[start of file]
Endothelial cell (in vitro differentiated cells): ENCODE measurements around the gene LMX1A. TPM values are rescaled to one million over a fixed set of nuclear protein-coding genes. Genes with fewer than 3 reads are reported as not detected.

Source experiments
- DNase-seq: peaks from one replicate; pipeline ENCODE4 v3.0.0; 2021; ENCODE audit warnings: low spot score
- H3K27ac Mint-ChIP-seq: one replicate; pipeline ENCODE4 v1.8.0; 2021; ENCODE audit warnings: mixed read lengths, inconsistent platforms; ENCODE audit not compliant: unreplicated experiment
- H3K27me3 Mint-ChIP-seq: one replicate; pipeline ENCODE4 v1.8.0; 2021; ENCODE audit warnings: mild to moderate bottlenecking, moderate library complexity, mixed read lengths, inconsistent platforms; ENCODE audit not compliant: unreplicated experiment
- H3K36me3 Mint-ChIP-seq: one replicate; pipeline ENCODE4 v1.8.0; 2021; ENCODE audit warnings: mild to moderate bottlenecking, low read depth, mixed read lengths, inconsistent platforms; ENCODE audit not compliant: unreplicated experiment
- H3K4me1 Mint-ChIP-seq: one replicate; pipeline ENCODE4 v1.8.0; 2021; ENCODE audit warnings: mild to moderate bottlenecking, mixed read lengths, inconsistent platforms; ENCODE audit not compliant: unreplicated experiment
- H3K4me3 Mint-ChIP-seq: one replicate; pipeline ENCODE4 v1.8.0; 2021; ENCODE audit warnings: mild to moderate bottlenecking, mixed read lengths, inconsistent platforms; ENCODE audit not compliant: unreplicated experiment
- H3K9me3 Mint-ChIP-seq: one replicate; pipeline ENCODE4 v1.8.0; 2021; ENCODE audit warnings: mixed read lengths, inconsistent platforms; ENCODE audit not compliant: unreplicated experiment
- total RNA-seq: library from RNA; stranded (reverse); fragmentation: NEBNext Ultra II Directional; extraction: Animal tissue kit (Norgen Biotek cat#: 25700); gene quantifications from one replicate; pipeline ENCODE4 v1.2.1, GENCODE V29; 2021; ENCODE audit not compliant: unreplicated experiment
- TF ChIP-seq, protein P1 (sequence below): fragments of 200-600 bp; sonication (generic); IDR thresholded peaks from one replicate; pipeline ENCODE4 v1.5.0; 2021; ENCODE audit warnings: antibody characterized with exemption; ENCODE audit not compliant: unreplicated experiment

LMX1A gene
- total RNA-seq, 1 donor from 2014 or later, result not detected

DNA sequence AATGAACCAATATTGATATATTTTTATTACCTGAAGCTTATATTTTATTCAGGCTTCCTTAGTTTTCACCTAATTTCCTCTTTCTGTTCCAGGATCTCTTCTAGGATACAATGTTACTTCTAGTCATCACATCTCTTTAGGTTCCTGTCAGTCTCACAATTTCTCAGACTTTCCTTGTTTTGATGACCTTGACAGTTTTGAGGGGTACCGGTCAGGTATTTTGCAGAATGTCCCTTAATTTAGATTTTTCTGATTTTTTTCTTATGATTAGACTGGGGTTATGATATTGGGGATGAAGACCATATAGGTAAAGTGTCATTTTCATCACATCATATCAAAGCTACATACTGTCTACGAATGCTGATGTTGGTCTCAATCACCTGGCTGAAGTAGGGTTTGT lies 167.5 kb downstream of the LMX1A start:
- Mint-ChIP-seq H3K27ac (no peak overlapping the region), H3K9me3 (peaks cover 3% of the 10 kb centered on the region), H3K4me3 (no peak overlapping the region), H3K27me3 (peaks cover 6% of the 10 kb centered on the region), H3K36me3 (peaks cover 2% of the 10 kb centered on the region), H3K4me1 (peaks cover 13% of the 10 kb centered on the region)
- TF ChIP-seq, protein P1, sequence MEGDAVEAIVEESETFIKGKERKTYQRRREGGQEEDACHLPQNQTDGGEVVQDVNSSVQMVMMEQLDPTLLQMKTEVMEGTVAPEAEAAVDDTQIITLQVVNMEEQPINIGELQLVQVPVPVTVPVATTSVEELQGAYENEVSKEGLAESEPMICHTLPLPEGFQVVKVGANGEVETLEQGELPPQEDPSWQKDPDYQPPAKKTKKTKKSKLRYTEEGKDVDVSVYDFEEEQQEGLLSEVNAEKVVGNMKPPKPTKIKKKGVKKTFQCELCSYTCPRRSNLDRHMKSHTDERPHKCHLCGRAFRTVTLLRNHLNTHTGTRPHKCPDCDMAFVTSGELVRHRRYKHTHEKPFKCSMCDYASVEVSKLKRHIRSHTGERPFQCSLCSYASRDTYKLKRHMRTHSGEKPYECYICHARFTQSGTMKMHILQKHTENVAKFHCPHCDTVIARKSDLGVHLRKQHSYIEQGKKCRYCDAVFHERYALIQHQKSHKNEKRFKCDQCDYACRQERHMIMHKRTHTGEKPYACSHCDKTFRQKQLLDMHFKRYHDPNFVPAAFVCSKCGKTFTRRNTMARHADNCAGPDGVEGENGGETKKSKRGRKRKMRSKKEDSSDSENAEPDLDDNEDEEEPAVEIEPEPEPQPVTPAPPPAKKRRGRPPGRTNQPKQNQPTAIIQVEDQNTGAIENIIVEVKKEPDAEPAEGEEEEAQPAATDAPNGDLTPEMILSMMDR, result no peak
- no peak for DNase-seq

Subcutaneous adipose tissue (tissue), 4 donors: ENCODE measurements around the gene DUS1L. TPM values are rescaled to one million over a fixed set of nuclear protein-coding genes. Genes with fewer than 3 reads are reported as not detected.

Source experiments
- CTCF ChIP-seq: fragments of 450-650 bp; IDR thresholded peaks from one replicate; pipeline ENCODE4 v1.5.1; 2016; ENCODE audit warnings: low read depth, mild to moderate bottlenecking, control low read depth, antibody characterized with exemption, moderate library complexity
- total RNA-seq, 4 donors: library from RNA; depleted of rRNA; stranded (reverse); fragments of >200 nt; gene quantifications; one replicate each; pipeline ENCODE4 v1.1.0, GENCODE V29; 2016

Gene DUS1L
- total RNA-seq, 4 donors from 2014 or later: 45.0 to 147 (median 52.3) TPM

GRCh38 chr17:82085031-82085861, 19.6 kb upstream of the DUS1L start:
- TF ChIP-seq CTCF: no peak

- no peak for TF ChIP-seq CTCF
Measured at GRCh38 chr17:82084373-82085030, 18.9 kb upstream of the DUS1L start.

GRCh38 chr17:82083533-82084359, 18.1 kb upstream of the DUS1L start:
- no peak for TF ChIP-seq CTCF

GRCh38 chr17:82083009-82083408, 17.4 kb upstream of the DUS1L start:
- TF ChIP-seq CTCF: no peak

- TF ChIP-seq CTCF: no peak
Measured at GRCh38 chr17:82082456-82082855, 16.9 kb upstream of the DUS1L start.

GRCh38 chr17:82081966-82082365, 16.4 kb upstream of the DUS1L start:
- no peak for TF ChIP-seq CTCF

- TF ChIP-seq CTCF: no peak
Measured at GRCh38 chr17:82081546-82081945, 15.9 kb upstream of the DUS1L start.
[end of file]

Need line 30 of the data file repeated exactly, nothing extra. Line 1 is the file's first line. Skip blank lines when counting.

GRCh38 chr17:82083009-82083408, 17.4 kb upstream of the DUS1L start: